With the new Maternity Benefit (Amendment) Act 2016 offering 26 weeks’ leave, it is being feared that recruiters will now discreetly yet increasingly ask women candidates whether they plan to start a family. A candidate can refuse to answer the question.
The extended 26 weeks’ maternity leave under the new Maternity Benefit (Amendment) Act 2016, ignited a rush amongst organisations to implement the same with some companies proactively doing so and some sluggishly preparing to follow the norm. However, the enhanced policy raises some concerns—not all organisations are comfortable providing the benefits owing to the costs incurred, business constraints, and so on.
In light of that, an indirect and unconscious impact may be observed in hiring behaviours. Although nothing new, it is being feared that recruiters will now discreetly yet increasingly ask the women candidates the daunting question—‘Are you planning to start a family?’ More so, if they judge women on the basis of the same, it is a total failure of the government’s efforts to support women in their careers. “A recruiter, secretly asking such questions is unethical. If the same ever happens in the West, people can even sue the recruiter, but here in India it sadly still prevails. There should be zero tolerance on this.”
Anil K MishraAnil Kumar Misra, CHRO, MagicBricks, agrees that the extended maternity leave and related benefits are meant to support our women colleagues, who because of their biological and societal nature, require the same. “It is contradictory if as employers we do not allow or extend the same support. It really means disrespecting that sentiment.”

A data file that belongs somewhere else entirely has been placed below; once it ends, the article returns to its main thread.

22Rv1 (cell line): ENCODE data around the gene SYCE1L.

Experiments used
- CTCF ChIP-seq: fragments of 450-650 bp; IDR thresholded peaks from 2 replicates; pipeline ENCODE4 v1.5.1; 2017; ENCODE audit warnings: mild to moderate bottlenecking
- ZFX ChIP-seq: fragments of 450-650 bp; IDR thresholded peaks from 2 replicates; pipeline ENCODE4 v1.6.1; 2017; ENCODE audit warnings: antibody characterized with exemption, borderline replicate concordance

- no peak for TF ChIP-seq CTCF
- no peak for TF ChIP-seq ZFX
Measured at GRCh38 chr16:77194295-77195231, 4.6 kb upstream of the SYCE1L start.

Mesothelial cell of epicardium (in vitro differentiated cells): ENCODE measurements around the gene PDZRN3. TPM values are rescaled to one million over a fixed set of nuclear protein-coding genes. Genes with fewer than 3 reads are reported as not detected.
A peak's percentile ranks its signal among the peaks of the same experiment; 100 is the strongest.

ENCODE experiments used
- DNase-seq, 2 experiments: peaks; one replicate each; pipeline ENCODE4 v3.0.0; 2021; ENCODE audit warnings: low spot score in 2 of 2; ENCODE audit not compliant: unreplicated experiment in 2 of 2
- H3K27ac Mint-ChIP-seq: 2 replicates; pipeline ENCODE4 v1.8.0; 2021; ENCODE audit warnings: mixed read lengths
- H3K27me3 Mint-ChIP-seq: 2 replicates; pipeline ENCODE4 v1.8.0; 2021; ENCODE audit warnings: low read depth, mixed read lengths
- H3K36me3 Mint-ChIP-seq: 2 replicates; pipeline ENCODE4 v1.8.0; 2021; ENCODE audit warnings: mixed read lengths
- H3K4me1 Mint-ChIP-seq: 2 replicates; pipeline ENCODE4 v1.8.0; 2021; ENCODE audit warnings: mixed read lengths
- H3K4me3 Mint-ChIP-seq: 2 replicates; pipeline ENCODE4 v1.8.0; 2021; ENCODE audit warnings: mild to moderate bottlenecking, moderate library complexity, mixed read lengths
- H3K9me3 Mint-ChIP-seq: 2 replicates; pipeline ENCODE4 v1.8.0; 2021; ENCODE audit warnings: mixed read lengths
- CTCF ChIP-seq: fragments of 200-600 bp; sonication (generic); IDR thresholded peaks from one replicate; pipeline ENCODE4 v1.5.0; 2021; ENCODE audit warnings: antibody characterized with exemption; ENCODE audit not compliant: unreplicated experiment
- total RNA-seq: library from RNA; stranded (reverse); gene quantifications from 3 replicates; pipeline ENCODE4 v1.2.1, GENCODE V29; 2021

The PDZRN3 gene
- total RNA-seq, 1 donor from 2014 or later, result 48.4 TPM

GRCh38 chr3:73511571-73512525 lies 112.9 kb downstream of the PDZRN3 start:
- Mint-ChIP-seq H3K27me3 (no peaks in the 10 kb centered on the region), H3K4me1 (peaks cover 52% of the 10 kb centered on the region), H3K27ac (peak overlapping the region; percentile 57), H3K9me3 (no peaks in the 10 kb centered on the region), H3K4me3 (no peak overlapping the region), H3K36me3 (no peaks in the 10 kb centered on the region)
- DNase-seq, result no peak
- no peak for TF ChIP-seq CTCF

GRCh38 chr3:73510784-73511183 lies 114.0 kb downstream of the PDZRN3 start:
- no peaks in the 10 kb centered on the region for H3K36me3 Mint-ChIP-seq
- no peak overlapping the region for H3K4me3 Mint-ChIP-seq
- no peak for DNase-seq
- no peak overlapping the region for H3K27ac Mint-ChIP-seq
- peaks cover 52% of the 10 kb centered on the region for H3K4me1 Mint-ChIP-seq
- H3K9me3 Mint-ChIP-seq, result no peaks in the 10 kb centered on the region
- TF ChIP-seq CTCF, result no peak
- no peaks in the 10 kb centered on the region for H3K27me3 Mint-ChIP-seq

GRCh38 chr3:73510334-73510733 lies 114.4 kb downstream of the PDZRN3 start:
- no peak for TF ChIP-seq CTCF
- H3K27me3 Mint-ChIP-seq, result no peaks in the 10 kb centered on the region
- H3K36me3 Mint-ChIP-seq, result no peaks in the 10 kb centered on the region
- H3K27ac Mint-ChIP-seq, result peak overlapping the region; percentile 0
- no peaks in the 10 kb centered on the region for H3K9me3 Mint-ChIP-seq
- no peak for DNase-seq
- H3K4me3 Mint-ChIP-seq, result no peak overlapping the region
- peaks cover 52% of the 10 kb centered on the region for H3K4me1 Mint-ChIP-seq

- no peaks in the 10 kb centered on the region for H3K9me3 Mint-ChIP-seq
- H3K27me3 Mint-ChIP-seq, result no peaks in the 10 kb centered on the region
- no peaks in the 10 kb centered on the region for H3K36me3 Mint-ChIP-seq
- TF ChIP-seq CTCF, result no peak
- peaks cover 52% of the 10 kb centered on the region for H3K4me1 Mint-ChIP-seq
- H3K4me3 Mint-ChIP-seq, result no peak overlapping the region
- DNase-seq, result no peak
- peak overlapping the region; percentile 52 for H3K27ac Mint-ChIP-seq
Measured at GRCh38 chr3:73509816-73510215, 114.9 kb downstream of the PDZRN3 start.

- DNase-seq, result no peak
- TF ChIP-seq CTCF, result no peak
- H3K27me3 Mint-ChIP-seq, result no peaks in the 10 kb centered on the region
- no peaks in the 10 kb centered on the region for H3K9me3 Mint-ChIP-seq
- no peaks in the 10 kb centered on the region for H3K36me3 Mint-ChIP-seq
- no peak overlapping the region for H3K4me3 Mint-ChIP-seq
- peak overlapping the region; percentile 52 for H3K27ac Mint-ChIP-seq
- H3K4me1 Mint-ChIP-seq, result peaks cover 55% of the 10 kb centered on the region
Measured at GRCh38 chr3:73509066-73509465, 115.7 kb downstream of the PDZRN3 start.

“More so, as a recruiter, secretly asking such questions is very unethical and I am completely against such practices. In fact, if the same ever happens in the West, people can even sue the recruiter, but here in India it sadly still prevails. This is something organisations should have zero tolerance for,” he says.
Misra shares that even earlier when this extended maternity benefits provision was not in place, there were some cases wherein within the first or second week or month of joining women have availed maternity leave and organisations have allowed the same. However, asking such questions during interviews is something the HR fraternity needs to strongly condemn.